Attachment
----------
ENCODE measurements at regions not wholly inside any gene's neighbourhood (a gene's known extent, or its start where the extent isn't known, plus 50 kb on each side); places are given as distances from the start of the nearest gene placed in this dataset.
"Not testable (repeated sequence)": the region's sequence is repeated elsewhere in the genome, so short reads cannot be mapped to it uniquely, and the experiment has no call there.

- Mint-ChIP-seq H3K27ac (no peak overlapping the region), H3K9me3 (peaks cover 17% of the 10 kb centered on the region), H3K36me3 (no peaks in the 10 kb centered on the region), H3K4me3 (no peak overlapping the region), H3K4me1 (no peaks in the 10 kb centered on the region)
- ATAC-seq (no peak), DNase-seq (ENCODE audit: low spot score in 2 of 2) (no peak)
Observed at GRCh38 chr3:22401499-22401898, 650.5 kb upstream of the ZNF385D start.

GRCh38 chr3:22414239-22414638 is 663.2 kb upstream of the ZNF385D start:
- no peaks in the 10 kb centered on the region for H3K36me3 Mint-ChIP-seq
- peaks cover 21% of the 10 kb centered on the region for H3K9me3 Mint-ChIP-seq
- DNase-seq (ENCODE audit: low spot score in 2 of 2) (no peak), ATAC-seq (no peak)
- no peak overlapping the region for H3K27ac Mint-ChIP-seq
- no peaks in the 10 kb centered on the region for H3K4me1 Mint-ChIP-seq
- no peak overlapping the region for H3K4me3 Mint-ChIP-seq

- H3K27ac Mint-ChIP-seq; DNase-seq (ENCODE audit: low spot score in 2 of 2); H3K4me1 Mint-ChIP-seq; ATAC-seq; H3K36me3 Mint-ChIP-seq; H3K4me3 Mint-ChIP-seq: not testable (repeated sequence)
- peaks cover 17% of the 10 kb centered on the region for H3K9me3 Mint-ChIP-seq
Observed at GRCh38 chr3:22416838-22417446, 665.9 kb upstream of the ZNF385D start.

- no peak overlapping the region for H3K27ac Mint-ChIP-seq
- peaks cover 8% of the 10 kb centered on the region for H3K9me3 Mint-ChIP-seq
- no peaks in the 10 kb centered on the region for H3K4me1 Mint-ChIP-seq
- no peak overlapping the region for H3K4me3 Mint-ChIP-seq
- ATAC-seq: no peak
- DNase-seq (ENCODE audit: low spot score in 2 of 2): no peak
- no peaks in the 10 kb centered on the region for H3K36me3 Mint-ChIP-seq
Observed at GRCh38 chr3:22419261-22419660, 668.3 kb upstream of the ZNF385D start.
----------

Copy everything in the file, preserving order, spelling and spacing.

ENCODE measurements at regions not wholly inside any gene's neighbourhood (a gene's known extent, or its start where the extent isn't known, plus 50 kb on each side); places are given as distances from the start of the nearest gene placed in this dataset.
"Not testable (repeated sequence)": the region's sequence is repeated elsewhere in the genome, so short reads cannot be mapped to it uniquely, and the experiment has no call there.

- Mint-ChIP-seq H3K27ac (no peak overlapping the region), H3K9me3 (peaks cover 17% of the 10 kb centered on the region), H3K36me3 (no peaks in the 10 kb centered on the region), H3K4me3 (no peak overlapping the region), H3K4me1 (no peaks in the 10 kb centered on the region)
- ATAC-seq (no peak), DNase-seq (ENCODE audit: low spot score in 2 of 2) (no peak)
Observed at GRCh38 chr3:22401499-22401898, 650.5 kb upstream of the ZNF385D start.

GRCh38 chr3:22414239-22414638 is 663.2 kb upstream of the ZNF385D start:
- no peaks in the 10 kb centered on the region for H3K36me3 Mint-ChIP-seq
- peaks cover 21% of the 10 kb centered on the region for H3K9me3 Mint-ChIP-seq
- DNase-seq (ENCODE audit: low spot score in 2 of 2) (no peak), ATAC-seq (no peak)
- no peak overlapping the region for H3K27ac Mint-ChIP-seq
- no peaks in the 10 kb centered on the region for H3K4me1 Mint-ChIP-seq
- no peak overlapping the region for H3K4me3 Mint-ChIP-seq

- H3K27ac Mint-ChIP-seq; DNase-seq (ENCODE audit: low spot score in 2 of 2); H3K4me1 Mint-ChIP-seq; ATAC-seq; H3K36me3 Mint-ChIP-seq; H3K4me3 Mint-ChIP-seq: not testable (repeated sequence)
- peaks cover 17% of the 10 kb centered on the region for H3K9me3 Mint-ChIP-seq
Observed at GRCh38 chr3:22416838-22417446, 665.9 kb upstream of the ZNF385D start.

- no peak overlapping the region for H3K27ac Mint-ChIP-seq
- peaks cover 8% of the 10 kb centered on the region for H3K9me3 Mint-ChIP-seq
- no peaks in the 10 kb centered on the region for H3K4me1 Mint-ChIP-seq
- no peak overlapping the region for H3K4me3 Mint-ChIP-seq
- ATAC-seq: no peak
- DNase-seq (ENCODE audit: low spot score in 2 of 2): no peak
- no peaks in the 10 kb centered on the region for H3K36me3 Mint-ChIP-seq
Observed at GRCh38 chr3:22419261-22419660, 668.3 kb upstream of the ZNF385D start.